The constitution grants the federal government jurisdiction over only three crimes: treason, counterfeiting, and piracy.June 25, 2002: House Congressional Record (p.11210)
The Civil Rights Act of 1964 gave the federal government unprecedented power over the hiring, employee relations, and customer service practices of every business in the country. The result was a massive violation of the rights of private property and contract, which are the bedrocks of free society. Jun 24, 2004: House Vote On Passage: H. Res. 676 [108th]: Recognizing and honoring the 40th anniversary of the Congressional passage of the Civil Rights Act of 1964.
The federal government has no legitimate authority to infringe on the rights of private property owners to use their property as they please and to form (or not form) contracts with terms mutually agreeable to all parties. The rights of all private property owners, even those whose actions decent people find abhorrent, must be respected if we are to maintain a free society.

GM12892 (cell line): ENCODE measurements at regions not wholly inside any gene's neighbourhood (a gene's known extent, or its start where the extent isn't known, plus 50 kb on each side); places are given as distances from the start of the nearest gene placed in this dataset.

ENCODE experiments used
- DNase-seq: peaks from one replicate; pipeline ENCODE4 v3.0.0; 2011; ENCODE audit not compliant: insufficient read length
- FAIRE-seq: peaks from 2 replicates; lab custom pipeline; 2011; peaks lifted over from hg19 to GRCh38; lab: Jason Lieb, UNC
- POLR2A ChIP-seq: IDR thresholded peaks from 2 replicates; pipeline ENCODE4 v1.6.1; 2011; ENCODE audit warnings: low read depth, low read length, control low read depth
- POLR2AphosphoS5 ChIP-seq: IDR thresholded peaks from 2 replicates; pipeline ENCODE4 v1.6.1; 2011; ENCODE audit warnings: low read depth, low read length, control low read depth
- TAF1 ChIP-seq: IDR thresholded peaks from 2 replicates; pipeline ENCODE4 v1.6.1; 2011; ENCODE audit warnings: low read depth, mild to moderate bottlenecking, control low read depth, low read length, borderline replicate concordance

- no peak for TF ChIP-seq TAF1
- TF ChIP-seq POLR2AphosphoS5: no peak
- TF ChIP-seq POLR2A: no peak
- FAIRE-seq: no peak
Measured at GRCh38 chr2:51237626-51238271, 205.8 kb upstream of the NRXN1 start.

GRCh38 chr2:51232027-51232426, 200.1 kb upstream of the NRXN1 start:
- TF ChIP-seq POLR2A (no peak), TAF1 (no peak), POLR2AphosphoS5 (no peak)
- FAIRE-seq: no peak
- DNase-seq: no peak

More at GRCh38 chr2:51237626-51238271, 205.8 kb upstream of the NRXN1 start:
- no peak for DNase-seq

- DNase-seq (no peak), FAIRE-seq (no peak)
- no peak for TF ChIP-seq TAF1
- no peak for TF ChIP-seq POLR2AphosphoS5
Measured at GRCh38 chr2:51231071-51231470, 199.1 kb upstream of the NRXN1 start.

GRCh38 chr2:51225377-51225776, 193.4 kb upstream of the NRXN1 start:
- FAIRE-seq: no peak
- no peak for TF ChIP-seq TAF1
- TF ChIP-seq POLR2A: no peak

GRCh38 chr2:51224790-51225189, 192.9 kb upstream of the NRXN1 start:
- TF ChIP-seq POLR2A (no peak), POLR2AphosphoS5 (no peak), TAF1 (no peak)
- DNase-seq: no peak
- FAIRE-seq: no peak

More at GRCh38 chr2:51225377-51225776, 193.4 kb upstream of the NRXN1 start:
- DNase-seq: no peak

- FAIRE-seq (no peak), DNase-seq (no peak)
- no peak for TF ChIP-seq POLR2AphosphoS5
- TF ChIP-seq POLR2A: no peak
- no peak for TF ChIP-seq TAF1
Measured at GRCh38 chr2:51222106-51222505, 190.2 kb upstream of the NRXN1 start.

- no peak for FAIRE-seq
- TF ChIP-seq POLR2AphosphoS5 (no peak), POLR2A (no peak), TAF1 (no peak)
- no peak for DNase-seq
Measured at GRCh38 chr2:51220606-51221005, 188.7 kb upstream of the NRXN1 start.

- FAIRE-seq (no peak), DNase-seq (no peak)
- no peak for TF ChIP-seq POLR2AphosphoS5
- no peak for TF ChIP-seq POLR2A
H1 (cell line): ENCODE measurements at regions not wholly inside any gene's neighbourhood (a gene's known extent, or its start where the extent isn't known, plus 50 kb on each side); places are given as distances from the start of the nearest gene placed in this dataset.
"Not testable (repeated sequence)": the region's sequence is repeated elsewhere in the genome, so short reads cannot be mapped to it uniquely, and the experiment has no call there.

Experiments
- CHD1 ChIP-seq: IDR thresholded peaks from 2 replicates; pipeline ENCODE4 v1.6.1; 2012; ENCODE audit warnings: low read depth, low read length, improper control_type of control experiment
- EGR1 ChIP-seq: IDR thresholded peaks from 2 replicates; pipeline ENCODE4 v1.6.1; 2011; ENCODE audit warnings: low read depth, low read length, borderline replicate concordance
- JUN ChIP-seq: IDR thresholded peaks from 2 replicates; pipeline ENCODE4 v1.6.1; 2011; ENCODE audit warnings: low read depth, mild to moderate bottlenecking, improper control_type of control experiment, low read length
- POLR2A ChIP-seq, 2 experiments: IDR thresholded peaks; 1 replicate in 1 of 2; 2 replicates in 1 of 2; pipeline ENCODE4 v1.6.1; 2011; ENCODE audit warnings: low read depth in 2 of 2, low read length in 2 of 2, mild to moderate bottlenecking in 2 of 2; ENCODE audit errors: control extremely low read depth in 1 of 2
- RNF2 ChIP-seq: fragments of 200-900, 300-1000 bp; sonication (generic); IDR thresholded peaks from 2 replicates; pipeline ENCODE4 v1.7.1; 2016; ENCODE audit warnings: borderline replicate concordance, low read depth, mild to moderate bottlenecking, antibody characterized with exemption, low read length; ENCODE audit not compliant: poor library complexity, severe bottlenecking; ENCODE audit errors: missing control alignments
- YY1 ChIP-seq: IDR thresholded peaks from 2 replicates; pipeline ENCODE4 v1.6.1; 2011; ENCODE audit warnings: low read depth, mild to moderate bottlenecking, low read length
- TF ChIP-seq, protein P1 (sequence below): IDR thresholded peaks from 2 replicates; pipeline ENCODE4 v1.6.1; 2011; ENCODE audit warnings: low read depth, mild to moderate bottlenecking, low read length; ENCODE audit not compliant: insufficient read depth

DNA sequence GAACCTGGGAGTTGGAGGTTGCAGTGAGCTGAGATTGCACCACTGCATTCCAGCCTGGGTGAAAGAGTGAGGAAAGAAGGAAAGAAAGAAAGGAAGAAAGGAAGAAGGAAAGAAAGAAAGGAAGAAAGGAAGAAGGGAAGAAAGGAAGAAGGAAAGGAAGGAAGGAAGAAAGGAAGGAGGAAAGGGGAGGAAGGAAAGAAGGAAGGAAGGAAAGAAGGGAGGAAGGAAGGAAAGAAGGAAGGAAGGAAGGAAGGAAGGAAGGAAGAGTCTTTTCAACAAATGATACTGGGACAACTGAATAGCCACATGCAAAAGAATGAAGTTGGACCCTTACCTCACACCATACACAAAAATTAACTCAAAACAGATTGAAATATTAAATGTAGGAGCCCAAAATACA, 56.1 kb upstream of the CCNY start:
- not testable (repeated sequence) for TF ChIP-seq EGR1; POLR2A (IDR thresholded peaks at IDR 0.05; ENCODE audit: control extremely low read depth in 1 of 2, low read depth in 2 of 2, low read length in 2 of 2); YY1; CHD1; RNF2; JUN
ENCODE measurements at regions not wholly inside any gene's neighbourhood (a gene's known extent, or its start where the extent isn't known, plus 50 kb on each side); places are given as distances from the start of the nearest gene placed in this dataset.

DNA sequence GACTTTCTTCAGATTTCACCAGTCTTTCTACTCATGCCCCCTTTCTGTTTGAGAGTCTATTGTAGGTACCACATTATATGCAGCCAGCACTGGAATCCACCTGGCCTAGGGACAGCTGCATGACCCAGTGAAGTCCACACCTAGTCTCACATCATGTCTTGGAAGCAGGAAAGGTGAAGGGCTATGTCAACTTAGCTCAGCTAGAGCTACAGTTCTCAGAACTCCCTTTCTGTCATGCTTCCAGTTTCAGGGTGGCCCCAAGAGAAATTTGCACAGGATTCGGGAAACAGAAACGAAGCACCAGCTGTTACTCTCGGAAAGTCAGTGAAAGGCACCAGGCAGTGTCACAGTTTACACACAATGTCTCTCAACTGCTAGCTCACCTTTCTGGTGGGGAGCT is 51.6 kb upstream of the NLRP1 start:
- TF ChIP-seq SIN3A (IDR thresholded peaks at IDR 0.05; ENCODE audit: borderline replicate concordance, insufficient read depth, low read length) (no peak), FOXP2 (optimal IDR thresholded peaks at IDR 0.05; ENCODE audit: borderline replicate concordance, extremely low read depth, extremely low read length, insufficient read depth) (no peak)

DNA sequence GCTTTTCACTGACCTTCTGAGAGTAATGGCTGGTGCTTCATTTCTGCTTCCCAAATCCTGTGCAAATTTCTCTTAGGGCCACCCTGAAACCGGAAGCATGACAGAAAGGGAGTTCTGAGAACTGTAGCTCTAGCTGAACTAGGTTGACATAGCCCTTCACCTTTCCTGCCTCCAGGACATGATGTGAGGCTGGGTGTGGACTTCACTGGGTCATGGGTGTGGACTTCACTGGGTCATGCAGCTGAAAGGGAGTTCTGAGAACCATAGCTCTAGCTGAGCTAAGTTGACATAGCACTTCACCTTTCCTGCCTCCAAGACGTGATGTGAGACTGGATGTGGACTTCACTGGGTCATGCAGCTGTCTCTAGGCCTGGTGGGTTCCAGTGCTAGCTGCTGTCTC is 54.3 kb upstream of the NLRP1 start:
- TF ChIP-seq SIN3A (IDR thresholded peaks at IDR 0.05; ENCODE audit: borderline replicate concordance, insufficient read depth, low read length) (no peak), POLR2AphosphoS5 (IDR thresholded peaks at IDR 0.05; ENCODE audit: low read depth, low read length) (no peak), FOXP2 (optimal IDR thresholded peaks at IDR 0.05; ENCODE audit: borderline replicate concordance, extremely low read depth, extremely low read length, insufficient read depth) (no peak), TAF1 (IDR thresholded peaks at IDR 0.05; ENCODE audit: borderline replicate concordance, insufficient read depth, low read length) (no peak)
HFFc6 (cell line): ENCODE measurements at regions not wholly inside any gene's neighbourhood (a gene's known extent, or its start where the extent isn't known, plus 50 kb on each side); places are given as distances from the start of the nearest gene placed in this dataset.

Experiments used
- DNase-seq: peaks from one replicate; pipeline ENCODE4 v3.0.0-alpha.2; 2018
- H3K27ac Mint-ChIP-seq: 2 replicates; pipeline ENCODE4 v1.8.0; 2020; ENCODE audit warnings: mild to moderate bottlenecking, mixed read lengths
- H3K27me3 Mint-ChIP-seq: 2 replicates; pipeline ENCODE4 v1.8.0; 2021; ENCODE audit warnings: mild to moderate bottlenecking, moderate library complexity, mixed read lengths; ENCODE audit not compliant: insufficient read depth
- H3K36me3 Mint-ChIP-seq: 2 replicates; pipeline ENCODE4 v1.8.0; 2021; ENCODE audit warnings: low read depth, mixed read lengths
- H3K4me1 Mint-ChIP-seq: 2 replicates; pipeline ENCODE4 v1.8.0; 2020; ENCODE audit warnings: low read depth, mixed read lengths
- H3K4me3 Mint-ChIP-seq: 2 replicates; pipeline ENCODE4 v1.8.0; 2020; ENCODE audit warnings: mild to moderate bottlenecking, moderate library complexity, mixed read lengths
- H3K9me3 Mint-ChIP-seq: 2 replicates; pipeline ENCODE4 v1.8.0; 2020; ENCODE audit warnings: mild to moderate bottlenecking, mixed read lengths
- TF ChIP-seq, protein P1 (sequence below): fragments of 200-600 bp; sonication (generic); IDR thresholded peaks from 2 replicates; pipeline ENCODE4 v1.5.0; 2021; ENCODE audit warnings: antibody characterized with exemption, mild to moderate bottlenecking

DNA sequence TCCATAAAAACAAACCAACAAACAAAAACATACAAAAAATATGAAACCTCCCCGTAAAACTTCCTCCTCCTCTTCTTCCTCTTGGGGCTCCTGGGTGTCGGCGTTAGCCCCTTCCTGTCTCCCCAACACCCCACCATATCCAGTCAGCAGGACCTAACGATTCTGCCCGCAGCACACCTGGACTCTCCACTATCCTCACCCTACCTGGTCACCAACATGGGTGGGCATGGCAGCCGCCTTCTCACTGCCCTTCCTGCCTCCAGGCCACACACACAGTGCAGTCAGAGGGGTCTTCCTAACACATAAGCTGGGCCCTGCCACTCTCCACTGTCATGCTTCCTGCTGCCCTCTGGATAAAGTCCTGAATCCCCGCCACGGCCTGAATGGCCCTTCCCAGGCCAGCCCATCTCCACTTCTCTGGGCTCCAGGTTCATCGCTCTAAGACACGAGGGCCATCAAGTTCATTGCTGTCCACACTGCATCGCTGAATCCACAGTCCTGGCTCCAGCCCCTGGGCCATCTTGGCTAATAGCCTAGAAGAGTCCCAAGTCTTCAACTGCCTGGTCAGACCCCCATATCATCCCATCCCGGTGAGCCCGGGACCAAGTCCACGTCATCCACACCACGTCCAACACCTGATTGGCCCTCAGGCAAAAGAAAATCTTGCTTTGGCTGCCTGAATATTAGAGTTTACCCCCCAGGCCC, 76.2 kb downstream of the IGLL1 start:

The Civil Rights Act of 1964 not only violated the Constitution and reduced individual liberty; it also failed to achieve its stated goals of promoting racial harmony and a color-blind society. Federal bureaucrats and judges cannot read minds to see if actions are motivated by racism. Therefore, the only way the federal government could ensure an employer was not violating the Civil Rights Act of 1964 was to ensure that the racial composition of a business’s workforce matched the racial composition of a bureaucrat or judge’s defined body of potential employees.
Thus, bureaucrats began forcing employers to hire by racial quota. Racial quotas have not contributed to racial harmony or advanced the goal of a color-blind society. Instead, these quotas encouraged racial balkanization, and fostered racial strife. Of course, America has made great strides in race relations over the past forty years. However, this progress is due to changes in public attitudes and private efforts. Relations between the races have improved despite, not because of, the 1964 Civil Rights Act.